In missionary circles today, a frequent topic of conversation is contextualization. Whether it is a particular way of evangelizing, teaching the Bible, or conducting worship, missionaries sometimes wonder whether the way they learned how to do these things is the best way to do them in their particular cross-cultural context. In this post, I want to briefly explore contextualization and, more specifically, contextual theology. Is contextual theology good or bad? Or can it be both?
Sometimes contextualization is a lot more clear cut than others. Western-looking church buildings and church organs are really easy examples of things that may be (or used to be) appropriate for North American or European contexts but are unnecessarily out-of-place in many places in the global south. Can you safely swap out the pipe organ for some other musical instrument if you are church planting in Africa, Asia, or South America? Sure. The bible doesn’t say you have to use a pipe organ even though it is traditional in the West. The question, however, becomes more complicated with something like preaching. Missionaries who are strongly conservative theologically might say that expositional preaching is essential and biblical but some more broadly evangelical missionaries, in the name of contextualization, might advocate for ditching or significantly modifying preaching in favor of facilitating small group discussion of the Bible or oral Bible storying. Personally, I am not convinced that all of these various approaches to biblical communication are mutually exclusive but when it comes to properly contextualizing our gospel communication, there is a wide spectrum of views within evangelicalism as to what is best and what is biblical.
Contextual theology might be best understood as a subset of contextualization more generally. Contextual theology (properly conceived and within biblical bounds) is the attempt to think about and present biblical truth in ways that are understandable to a certain culture/people and answer the questions that they bring to the biblical text. Contextual theology starts with simple adjustments of language used, along with idioms and illustrations. For example, use the mother tongue of your listeners rather than a trade language like English. For the American preacher, it might mean ditching comparisons and analogies that assume listeners understand American football, and using examples from the world of soccer instead. More importantly, however, contextual theology deals with questions in a particular cultural context that may not be relevant in other places. For example, in Europe and North America, atheism and a perceived conflict between science and religion are topics that need to be addressed. However, if you take an apologetics book on those issues and translate it for people in Thailand, for example, it would be met with a yawn by many because those are not live issues for most Thai people. Likewise, questions that arise in an animistic Buddhist context like Thailand are important for Thai Christians to address, but are less relevant to think about and address in a Western secular context. Examples include what parts of Buddhist funerals can Christian participate in, or in what ways is "karma" compatible or different from the biblical idea of sowing and reaping.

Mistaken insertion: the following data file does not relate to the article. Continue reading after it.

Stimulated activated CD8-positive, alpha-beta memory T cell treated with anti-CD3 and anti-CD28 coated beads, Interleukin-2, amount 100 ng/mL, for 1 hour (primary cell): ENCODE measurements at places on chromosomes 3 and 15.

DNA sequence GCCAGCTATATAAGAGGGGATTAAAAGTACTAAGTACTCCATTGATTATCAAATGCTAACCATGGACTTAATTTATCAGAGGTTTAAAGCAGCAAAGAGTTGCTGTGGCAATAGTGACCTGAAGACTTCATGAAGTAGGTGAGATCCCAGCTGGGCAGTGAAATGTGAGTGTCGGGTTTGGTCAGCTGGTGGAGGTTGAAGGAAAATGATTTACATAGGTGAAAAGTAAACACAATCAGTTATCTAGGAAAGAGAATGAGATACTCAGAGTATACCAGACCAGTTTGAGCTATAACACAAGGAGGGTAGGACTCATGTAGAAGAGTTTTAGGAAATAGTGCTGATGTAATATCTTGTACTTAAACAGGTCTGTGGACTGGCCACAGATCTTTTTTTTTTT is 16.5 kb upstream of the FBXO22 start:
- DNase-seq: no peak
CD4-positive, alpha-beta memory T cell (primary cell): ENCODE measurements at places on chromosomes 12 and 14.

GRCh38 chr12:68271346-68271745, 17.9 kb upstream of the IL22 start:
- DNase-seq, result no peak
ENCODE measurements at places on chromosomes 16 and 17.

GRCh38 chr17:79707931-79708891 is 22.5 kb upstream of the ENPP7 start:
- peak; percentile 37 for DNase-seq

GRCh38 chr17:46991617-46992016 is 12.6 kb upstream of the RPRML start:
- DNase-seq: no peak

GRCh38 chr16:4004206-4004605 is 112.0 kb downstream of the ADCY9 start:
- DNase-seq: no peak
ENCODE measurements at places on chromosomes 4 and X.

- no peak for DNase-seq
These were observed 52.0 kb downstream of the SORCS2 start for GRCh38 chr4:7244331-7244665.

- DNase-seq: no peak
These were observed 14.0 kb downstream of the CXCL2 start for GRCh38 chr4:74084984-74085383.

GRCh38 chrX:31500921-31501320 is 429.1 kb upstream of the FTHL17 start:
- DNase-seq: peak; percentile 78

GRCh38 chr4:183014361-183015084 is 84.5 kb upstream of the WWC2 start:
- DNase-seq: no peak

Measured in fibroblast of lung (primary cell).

It is important to “do" contextual theology in the sense that you are answering from the Scriptures the questions that the culture is asking. How do Christians live faithfully and biblically in a very particular cultural context? How should biblical truth be presented in a particular place to a particular people so that it is as comprehensible as possible? Those are the key questions that should drive our theologizing, which is always done in a particular context. With that said, proper biblical contextual theology ends and syncretism and compromise begin when go beyond the question of comprehensibility and theologize with the goal of maximizing the acceptability of the Gospel in a certain context. Often the shift can be subtle because who doesn't want to present the Gospel in such a way that listeners clear see how attractive Christ and the Gospel are?